Day of the Dead – What is celebrated, origin, altar and literary skulls

We explain what the Day of the Dead is in Latin America, its origin and literary skulls. Also, the altar of the dead and their offerings.

day of the Dead
The celebration of the Day of the Dead is part of the Oral and Intangible Heritage of Humanity.

What is the day of the deads?

The Day of the Dead is a typical Mexican celebration and of other regions of Latin America (such as Bolivia, Peru, Ecuador and Guatemala), in which worshiped deceased relatives and death itself, through various rites such as colorful decorations, costumes, a special gastronomy and certain forms of recitation.

The cultural richness of this tradition is such that Unesco considered it a Masterpiece of the Oral and Intangible Heritage of Humanity as of 2008. It is celebrated on November 1 and 2 of each year.

The Day of the Dead is one of the most famous and visited traditions in Mexico, inspiring numerous works of fiction and starring in documentary records. Its basic concept It is a short night meeting of the people with their deceased relatives, to eat, drink and celebrate.

This tradition is a perfect example of cultural syncretism, given that it is a complex mix of pre-Columbian roots and Hispanic Catholic influence, and is related in different ways to All Saints Day (November 1) and Los Dia de los Santos. Faithful Dead (November 2), typical of Christian churches. However, these three different celebrations should not be confused.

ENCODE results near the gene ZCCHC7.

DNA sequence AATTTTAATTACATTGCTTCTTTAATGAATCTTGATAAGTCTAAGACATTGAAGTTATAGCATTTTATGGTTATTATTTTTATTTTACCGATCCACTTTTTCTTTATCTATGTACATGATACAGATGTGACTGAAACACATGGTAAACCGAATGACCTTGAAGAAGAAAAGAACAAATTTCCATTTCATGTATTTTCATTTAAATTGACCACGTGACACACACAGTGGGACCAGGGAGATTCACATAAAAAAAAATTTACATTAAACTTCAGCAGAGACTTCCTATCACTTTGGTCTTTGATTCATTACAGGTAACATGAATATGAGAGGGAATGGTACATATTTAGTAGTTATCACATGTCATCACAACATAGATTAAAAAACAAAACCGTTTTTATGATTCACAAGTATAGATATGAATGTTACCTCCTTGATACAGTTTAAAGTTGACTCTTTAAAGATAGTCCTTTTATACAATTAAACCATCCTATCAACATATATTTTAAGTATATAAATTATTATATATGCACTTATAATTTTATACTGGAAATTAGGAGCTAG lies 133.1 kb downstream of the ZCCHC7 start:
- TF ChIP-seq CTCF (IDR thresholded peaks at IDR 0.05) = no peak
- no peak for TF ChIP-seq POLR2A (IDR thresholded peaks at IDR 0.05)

Origin of the Day of the Dead

The exact origin of the Day of the Dead is a source of controversy and debate. It is estimated that has firm pre-Columbian roots, dating back some 3,000 years to Mesoamerican civilization and especially to the Nahua peoples, whose cyclical vision of the universe included death as an indispensable part of existence.

For them death was, in fact, stripped of the moral connotations of medieval Christianity, and there is ample evidence of the rites celebrated in ancient Teotihuacán and in the Mexica Empire as part of a permanent cult of the deceased. whose task was to guide the deceased on their journey through the different kingdoms beyond the grave.

However, there are those who highlight the European roots of this celebration, establishing links with the rites in honor of the deceased of the Catholic Church in Italy and Spain, and that they would have been implanted in Vice-royal Mexico under Spanish colonization.

According to this point of view, Mexican society would have conveniently ignored the percentage of European heritage of this holiday during its long period of revolutionary nationalism in the early twentieth century, in order to downplay the Catholic Church in the popular imagination.

It is also probable that this rite belongs to the Mexican pre-Columbian heritage and has been substantially modified during the centuries of colonization, being what we know today is the direct result of this process of cultural hybridization.

Altar of the dead

day of the dead altar